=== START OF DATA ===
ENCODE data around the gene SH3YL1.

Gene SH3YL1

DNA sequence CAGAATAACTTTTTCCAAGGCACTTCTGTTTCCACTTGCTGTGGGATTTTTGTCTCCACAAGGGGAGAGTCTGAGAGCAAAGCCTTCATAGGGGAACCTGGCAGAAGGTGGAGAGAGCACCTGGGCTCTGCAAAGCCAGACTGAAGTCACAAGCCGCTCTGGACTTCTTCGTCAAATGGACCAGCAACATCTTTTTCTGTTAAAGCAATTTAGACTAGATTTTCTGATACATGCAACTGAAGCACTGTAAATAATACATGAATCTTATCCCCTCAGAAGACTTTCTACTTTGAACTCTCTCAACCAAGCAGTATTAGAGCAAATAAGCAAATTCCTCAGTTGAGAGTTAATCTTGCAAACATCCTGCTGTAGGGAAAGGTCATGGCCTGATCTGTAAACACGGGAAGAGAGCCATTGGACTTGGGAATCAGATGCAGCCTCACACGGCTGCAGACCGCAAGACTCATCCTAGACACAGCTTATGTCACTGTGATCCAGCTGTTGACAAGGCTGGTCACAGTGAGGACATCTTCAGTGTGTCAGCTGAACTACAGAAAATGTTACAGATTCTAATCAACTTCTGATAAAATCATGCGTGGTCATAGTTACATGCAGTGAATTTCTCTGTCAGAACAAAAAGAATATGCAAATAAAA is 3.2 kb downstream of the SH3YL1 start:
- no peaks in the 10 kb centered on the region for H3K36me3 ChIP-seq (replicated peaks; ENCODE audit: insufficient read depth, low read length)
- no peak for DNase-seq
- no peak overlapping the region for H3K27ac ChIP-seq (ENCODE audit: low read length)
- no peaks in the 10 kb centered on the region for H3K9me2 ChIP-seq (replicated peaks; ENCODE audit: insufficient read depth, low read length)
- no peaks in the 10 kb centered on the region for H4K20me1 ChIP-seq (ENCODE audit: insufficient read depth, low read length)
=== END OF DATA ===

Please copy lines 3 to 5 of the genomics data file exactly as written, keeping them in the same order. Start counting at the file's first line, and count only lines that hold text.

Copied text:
DNA sequence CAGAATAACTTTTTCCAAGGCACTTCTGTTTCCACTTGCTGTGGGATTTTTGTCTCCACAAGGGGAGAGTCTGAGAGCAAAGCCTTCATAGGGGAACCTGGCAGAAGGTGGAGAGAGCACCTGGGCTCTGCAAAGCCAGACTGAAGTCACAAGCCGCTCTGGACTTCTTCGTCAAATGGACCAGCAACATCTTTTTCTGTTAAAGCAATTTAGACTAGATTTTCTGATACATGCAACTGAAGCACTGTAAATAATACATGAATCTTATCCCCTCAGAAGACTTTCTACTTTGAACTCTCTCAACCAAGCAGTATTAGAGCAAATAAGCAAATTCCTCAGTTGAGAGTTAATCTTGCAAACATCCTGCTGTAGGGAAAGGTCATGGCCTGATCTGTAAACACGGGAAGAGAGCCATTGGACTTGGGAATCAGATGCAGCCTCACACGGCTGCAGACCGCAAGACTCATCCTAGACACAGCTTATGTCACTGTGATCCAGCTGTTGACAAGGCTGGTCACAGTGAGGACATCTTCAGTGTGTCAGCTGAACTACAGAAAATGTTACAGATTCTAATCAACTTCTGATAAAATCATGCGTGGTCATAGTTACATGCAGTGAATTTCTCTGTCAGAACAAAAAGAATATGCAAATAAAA is 3.2 kb downstream of the SH3YL1 start:
- no peaks in the 10 kb centered on the region for H3K36me3 ChIP-seq (replicated peaks; ENCODE audit: insufficient read depth, low read length)
- no peak for DNase-seq